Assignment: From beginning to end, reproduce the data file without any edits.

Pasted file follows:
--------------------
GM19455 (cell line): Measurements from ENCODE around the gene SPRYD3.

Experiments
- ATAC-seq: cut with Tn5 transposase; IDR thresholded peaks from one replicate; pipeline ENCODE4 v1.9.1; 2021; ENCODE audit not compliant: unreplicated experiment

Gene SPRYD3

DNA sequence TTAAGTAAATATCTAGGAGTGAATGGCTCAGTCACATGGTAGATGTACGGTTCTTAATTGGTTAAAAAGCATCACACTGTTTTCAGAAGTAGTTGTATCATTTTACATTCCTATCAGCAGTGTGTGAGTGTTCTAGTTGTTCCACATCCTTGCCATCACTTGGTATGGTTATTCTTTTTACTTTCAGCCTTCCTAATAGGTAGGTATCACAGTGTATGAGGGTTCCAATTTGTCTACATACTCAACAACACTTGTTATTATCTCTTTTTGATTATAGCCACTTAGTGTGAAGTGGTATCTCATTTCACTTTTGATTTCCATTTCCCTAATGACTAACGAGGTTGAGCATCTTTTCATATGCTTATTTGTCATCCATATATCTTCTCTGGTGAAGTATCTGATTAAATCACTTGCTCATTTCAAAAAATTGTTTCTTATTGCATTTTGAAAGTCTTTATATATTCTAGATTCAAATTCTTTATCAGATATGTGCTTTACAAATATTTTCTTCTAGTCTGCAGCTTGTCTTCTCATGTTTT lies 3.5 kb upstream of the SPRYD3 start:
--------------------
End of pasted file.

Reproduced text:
GM19455 (cell line): Measurements from ENCODE around the gene SPRYD3.

Experiments
- ATAC-seq: cut with Tn5 transposase; IDR thresholded peaks from one replicate; pipeline ENCODE4 v1.9.1; 2021; ENCODE audit not compliant: unreplicated experiment

Gene SPRYD3

DNA sequence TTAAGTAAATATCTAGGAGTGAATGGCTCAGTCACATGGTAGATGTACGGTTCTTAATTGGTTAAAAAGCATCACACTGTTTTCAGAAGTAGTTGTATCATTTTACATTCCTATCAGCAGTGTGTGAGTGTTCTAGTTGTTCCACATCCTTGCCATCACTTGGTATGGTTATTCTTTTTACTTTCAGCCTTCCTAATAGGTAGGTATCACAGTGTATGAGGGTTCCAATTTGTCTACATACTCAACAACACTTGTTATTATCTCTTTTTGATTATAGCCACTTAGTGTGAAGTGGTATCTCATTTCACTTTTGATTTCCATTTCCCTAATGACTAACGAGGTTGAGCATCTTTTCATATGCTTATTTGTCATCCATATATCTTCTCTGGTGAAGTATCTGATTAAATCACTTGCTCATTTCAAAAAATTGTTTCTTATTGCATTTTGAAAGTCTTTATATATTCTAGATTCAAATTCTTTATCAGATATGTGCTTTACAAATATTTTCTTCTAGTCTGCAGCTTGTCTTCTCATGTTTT lies 3.5 kb upstream of the SPRYD3 start: